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close this bookAbstracts on Sustainable Agriculture (GTZ; 1992; 423 pages)
close this folderAbstracts On Traditional Land-Use Systems
View the documentAcknowledgements
View the document1. Sustainability of land use systems: the potential of indigenous measures for the maintenance of soil productivity in sub-sahara african agriculture.
View the document2. Building on local knowledge - the challenge of agroforestry for pastoral areas.
View the document3. Alternatives to the traditional land-use system in alentejo, portugal, with special reference to soil tillage (alternative zum traditionellen landnutzungssystem im alentejo, portugal, unter besonderer ber_cksichtigung der bodenbearbeitung.)
View the document4. Indigenous farming systems and development of latin america: an amazonian example.
View the document5. Socio-economic and institutional considerations in improving shifting cultivation in tropical Africa.
View the document6. Traditional agriculture in southeastern Nigeria: demographic, land tenure, and other socio-economic factors.
View the document7. Appropriate land use systems for shifting cultivators.
View the document8. The sustainability of the impact of the integrated rural development programme (IRDP) Zambia/nw-province.
View the document9. Traditional knowledge about the use of soils in the Solomon Islands.
Open this folder and view contentsAbstracts on farming systems research and development
Open this folder and view contentsAbstracts on integrated systems
Open this folder and view contentsAbstracts on cropping system
Open this folder and view contentsAbstracts on agroecology
Open this folder and view contentsAbstracts on agrometeorology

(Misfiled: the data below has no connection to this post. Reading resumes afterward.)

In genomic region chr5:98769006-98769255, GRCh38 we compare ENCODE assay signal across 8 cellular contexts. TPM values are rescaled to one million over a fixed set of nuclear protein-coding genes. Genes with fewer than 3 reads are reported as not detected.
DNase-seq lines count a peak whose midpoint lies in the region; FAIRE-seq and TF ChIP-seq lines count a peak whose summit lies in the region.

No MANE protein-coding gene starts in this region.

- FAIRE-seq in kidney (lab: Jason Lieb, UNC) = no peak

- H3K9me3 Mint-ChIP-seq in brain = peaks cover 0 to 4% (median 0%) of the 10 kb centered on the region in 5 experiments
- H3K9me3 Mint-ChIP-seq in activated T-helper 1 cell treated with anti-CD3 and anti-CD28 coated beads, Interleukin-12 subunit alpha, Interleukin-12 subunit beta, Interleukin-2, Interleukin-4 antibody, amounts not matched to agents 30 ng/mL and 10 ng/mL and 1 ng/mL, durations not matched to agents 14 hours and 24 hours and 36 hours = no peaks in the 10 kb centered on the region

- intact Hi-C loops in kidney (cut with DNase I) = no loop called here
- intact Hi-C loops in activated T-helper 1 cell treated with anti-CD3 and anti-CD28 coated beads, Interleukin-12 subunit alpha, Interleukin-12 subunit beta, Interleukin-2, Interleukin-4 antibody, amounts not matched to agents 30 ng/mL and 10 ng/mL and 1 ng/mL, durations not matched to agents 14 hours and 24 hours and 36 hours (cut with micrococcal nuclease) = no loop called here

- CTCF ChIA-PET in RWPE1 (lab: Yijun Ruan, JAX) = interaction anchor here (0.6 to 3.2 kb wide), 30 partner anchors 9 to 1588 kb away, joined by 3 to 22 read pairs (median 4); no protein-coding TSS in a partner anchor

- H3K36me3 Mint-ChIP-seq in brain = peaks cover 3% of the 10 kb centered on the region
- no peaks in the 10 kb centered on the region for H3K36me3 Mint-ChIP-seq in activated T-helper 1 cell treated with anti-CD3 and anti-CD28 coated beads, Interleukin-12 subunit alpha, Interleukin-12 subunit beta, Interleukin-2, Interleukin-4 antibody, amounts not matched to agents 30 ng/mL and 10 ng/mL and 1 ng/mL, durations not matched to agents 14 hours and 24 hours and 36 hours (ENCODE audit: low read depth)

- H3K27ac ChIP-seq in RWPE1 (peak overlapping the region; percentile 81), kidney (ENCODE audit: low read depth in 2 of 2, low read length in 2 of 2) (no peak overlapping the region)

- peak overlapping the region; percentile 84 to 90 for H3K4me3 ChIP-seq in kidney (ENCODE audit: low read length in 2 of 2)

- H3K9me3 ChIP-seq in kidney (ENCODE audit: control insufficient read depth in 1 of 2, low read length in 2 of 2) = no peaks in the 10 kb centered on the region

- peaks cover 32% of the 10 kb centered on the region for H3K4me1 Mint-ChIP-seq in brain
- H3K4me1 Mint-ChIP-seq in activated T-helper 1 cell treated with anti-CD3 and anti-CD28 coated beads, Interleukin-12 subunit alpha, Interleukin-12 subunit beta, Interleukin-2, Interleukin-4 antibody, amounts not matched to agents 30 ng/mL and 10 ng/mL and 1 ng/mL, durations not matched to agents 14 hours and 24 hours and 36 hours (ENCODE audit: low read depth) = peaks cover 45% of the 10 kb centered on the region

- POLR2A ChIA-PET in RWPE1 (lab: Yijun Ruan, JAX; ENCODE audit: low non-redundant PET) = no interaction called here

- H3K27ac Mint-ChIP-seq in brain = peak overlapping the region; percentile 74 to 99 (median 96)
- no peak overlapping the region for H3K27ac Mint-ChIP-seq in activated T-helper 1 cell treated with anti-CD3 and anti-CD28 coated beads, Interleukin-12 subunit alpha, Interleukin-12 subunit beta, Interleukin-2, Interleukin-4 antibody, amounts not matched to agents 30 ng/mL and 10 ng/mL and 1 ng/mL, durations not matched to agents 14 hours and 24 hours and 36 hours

Open this folder and view contentsAbstracts on agroforestry
Open this folder and view contentsAbstracts on homegardens
Open this folder and view contentsAbstracts on seed production
Open this folder and view contentsAbstracts on plant protection
Open this folder and view contentsAbstracts on water management
Open this folder and view contentsAbstracts on soil fertility
Open this folder and view contentsAbstracts on erosion and desertification control
Open this folder and view contentsAbstracts on potential crops for marginal lands

4. Indigenous farming systems and development of latin america: an amazonian example.

In: Proc. of the Humid Tropical Lowlands Conference, Panama, 1991, pp. 1-24

This paper discusses the possibilities and limitations of adopting indigenous farming systems for sustainable development of the moist tropics of South America. Specifically, the study proposes to


- ascertain whether indigenous farming models can be devised for adoption in the region;
- assess the economic role of traditional farming among market- oriented farmers;
- explain the relationship of indigenous agriculture to other forms of land uses, especially fallows and agroforests;
- define the scale of indigenous farming operations and target groups; and
- discuss the relevance of autochthonous practices as models of sustainable agriculture for the humid tropics of South America.

The study is based on preliminary surveys carried out among non-tribal, long-time residents of the Amazon estuary in Brazil. The agricultural systems practiced by various tribes are described.

An evaluation is made of the possibilities and limitations of indigenous farming as models of ecologically sustainable and viable land use.